Either automatically convert all items below my current level into gold, or provide me with a portable treasure smelter / pet furnace...

#5293386 how much PC do you need to build a given game?

Posted by on 25 May 2016 - 10:00 AM

but it seems there are more fundamental questions to be resolved first. such as does a given title even require an "average PC".  not all games are skyrim.

Why does it really matter, so long as your development PC is sufficient for the specific game *you* are building?

Last I checked, the actual "average PC" has a dual core CPU, 2 GB of RAM, and an Intel Integrated GPU. Steam survey represents a set of people who regularly play games on Steam, which pretty much guarantees a skewed picture of the world (most gamers, by the numbers, play browser and mobile games exclusively).

#5292831 how much PC do you need to build a given game?

Posted by on 22 May 2016 - 01:32 AM

one really needs the survey results from 2 to 4 years from now, not from right now

I'm not really sure that the average moves that much in 2-4 years. For GPUs the high end moves quite a bit in that time, but I think you'll find the low end doesn't move much if at all, and the midrange also moves pretty slowly.

CPUs barely move at all these days, my current CPU is a quad-core i5 from 4 years ago, and it's still running today's games on ultra settings. Storage has only changed in price/quantity since SSDs became mainstream. RAM gets faster and bigger over time, but realistically enthusiasts have had 8-16GB of whatever RAM their motherboard supports for at least the last 6 years.

#5292728 how much PC do you need to build a given game?

Posted by on 21 May 2016 - 12:04 AM

Recommended specs are what happen at the end of the dev cycle, post-optimization work. During dev, a game requires much more power because it hasn't been optimized yet, and you may have any number of quick and dirty hacks to get things done. There are also productivity concerns - our game doesn't use a hexcore i7 effectively at all, but the build sure as hell does.

QFE. When it comes to compiling giant C++ codebases, you'll want as many cores as money can buy, and an SSD or two into the bargain.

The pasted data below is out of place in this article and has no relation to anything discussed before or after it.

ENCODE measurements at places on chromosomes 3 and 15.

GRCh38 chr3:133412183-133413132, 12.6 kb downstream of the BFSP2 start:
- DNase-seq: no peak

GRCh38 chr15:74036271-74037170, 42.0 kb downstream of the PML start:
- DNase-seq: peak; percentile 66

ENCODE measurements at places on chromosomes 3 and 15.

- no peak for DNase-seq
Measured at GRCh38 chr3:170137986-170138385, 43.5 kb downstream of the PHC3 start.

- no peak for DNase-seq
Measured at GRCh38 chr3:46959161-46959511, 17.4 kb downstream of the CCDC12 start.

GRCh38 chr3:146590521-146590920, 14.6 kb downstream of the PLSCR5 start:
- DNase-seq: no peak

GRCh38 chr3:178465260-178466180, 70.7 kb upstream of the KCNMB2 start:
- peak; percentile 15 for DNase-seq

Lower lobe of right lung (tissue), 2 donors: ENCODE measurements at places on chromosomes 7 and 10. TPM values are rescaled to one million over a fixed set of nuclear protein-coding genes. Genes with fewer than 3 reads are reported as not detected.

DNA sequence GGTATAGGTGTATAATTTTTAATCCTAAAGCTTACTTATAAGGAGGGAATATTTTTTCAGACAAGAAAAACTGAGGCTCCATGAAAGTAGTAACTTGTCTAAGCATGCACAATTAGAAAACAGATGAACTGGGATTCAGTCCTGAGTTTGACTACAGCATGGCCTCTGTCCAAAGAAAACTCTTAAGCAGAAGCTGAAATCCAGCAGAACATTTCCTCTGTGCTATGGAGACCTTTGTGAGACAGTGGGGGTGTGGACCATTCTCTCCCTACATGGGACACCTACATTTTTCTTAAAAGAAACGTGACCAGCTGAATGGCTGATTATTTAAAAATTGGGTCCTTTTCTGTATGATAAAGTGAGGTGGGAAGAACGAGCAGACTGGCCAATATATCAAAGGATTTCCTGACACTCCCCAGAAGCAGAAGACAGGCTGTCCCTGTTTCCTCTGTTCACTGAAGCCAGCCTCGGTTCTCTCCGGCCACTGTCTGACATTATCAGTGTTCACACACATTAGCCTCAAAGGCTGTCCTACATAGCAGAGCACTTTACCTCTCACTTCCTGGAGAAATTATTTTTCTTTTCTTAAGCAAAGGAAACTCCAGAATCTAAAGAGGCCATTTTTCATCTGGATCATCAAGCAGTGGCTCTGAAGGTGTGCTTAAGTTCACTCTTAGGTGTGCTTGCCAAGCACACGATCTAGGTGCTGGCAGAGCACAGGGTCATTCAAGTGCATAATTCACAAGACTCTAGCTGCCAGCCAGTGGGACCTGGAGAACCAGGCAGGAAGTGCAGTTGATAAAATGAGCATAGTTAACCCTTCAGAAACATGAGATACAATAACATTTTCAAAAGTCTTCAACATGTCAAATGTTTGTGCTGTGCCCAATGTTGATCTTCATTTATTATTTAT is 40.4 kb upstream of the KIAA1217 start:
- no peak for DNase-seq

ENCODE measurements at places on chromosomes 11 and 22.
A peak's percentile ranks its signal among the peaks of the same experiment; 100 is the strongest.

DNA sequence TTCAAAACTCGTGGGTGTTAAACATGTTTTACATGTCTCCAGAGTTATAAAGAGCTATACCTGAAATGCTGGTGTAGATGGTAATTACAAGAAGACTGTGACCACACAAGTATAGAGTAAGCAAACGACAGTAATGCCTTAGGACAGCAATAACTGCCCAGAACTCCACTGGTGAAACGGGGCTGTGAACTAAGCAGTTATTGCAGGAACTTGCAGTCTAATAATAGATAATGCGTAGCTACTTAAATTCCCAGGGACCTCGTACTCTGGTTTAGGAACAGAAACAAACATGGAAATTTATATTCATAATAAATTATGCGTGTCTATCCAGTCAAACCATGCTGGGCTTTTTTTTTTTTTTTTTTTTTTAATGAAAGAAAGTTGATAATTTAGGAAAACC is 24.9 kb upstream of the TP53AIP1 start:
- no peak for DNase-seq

GPU tends to be less of an issue, so long as it's of the generation you plan to support, and somewhere in the mid-to-high end of things.

#5292477 How can I install a module in Python (Read More)

Posted by on 19 May 2016 - 07:44 AM

If you grabbed the source code, just open it up, and run python setup.py install from the directory.

If you grabbed an egg instead, it needs to go into the site-packages directory under your python installation.

#5291313 Ways of Buffering Data to be Rendered?

Posted by on 12 May 2016 - 12:26 PM

the other option is some sort of intermediate buffer, where update places a copy of its data when it changes, and render grabs the current data when it renders. but then update must lock and unlock the buffer, as must render. but this does mean update wont stall while waiting for render to copy its data. of course you could still gets stalls if update was ready to write to the buffer, but render was still reading

You can always double or triple-buffer your data to get out of all these issues, at the expense of additional memory.

#5291300 Are there any services for reducing network delay/latency?

Posted by on 12 May 2016 - 10:34 AM

Also, AWS is a virtualization based hosting provider, which does not guarantee any particular scheduling latency. Real time applications may find that they suddenly see unexplainable jitter on the server, which would be caused by "noisy neighbors" or the virtualization platform itself.

To some extent you can buy your way out of this issue by forking over for dedicated hosts. Doesn't get the virtualisation overhead out of the way, but you can guarantee dedicated access to hardware resources.

#5291205 Are there any services for reducing network delay/latency?

Posted by on 11 May 2016 - 03:08 PM

But, if you have a Netflix-like budget, yes, there are things you can do.

Well, one thing, really.

Only effective way to reduce latency between server and client is to move the server closer to the client. Services like OnLive/Gaikai with strong latency requirements mostly solve this by placing datacenters near each major population center they served. Blizzard splits all their online games into geographical regions for the same reason, placing a datacenter in each of US East, US West, Europe, and Asia (possibly others).

Of course, most small companies don't have the resources to run their own datacentre, let alone many datacentres. In which case your best option is likely to lease servers from a company that operates such datacentres for you. For example, here at AWS, we offer a pretty good spread of datacentres, with more coming in the near future.